BLUEFIELD, Va. — A new Bluefield, Virginia, small business, who survived opening during a pandemic, has started a major renovation project.
The Grind, located on 103 Spring Street Bluefield, Virginia, opened May 2020 in a mobile food unit and recently closed to renovate their physical location.
Collin O’Donnell, founder and owner of The Grind, says, in an email interview, about opening during a pandemic, “It was absolute chaos and nothing short of it. We could have never expected the community to support us in the way they did, it was nothing short of absolutely incredible and their response overwhelmed us in a good way.”
The idea and development of The Grind began in September 2019 and started what O’Donnell calls “a long and arduous journey.” O’Donnell and his team then took the idea to the Tazewell County Business Competition. By December, The Grind idea and the team had taken first place.
At the end of January 2020, The Grind became a legal LLC entity.
However, the following months of preparation and operation were not part of the original plan.
“Through ingenuitive and creative processes, we were able to pivot the business to a mobile food unit and saved our summer while learning so much about our customer base and getting an incredible amount of feedback,” says O’Donnell. “We put together a mobile unit menu, food ordering logistics, process, customer ordering process, health inspections, zoning, permits and more in just 27 days from the time we bought the trailer to the time we opened.”
Now, with the necessary funding and new knowledge through feedback, The Grind is now able to expand into a coffee shop and bistro.
“Previous to this, I had absolutely no experience in coffee at all and none of us have ever ran a drive-through,” O’Donnell said. “We went to classes on coffee, took up internships at companies and worked with local roasters to learn everything from scratch.”
The coffee shop and bistro will continue to include coffee from small business roasters found along the Appalachian Trail and bagels and some breads from Blacksburg Bagels - located in Blacksburg, Virginia. O’Donnell says they hope to incorporate local baked goods and soups.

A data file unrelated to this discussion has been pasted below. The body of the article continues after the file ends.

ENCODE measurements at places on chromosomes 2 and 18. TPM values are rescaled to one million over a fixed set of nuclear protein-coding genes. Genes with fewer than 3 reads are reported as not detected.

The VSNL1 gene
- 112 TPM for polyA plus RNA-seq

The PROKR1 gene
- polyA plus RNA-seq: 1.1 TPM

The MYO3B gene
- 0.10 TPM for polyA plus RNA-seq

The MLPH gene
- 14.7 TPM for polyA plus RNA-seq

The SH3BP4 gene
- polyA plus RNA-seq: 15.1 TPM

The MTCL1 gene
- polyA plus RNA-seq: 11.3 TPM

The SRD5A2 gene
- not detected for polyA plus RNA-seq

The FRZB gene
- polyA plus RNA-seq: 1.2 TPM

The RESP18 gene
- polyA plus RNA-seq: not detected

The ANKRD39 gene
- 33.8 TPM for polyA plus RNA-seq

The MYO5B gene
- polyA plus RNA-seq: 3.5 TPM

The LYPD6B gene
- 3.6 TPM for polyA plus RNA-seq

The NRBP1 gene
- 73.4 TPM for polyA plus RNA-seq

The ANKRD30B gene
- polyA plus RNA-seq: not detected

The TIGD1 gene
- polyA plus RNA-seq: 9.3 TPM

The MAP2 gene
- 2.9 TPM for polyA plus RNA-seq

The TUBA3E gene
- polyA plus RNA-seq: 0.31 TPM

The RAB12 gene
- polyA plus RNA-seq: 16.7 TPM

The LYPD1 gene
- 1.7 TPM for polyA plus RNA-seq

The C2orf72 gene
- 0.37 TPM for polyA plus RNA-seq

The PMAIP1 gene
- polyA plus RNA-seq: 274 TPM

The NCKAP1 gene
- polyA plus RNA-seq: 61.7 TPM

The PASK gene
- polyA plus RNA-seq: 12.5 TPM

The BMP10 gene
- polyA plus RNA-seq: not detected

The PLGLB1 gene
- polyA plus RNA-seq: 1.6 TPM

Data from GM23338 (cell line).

The coffee shop and bistro will have “entirely new dynamics.” These dynamics will include hand-painted walls with murals, more equipment than planned, warm wood accents, a patio area featuring a fire pit and comfortable seating areas and a lounge area that will suit individuals who wish to work or simply relax.
O’Donnell’s team is made of Cole, Marisa, Sam, Josh and Joe - each having a stake in the company. Other major supporters, contributors, and partners include David Hite, assistant professor of business at Bluefield College, Nicole Kaklis, the Bluefield College football coaching staff - Coach Lusk, Coach Ketchum, Coach Kaklis and Coach Howard - and many other members of the community.
O’Donnell’s journey to this point has been a long and hard one.
During his military service in Afghanistan, O’Donnell sustained an injury and illness that sent him to Walter Reed Hospital for two years. During those two years, O’Donnell had over seven procedures on his foot and body to correct multiple infections and bone issues in his foot.
“I felt as though my life was withering away and I needed to push myself and reconcile with my shortened time in the service. I had a lot of regrets from not being able to fulfill my full duty to my nation and took it personally for a while,” O’Donnell said. “I decided to look at what I could do to push myself once more and feel the sense of pride I was yearning for.”
O’Donnell soon decided that he wanted another opportunity to play collegiate football. He began a rigorous training regimen to prepare. Then, an opportunity came.
“I sold everything I owned and moved to Bluefield, Virginia with my dog, a box of clothes, a microwave and an air conditioning unit for a chance to walk onto the Bluefield Rams football team with 142 others trying out in 2018,” said O’Donnell.
After much work and several games, O’Donnell received the opportunity to start at defensive line. By the end of the season, O’Donnell received a scholarship and became captain of the team.
“Through my GI bill and football scholarships, I saved some money because I knew I wanted to get into business in Bluefield, I just wasn’t sure what. When the Last Fountain closed in Bluefield I knew it was my time to step up,” said O’Donnell. “My friend Savannah Carabin at the Corner Stone put me in contact with the Bluefield Industrial Development Authority. From there, things took off and I competed in the Tazewell County Business challenge taking first place in two categories for additional grant funds to help me start my business.”
“I just want to ensure the credit is given to the men and women of Walter Reed and the unsung heroes of everyday life, they deserve a shout out,” said O’Donnell. “I also want to say how blessed we are to be a part of the community in Bluefield, we are thankful for everyone’s support and will continue to fulfill our promises to our community and grow here, we believe in Bluefield and Southwest Virginia and will continue to invest here.”
The Grind’s physical location is set to open between October 1 and October 15.
To read “Our Vision for Bluefield & Company Changes — An Open Letter” and “A Long Shot: Moving to Bluefield From New York to Start a New Life (Part 1),” you can visit https://medium.com/@TheGrindBluefield.
Heather Hamilton is a freelance reporter for the Princeton Times. Contact her at email@example.com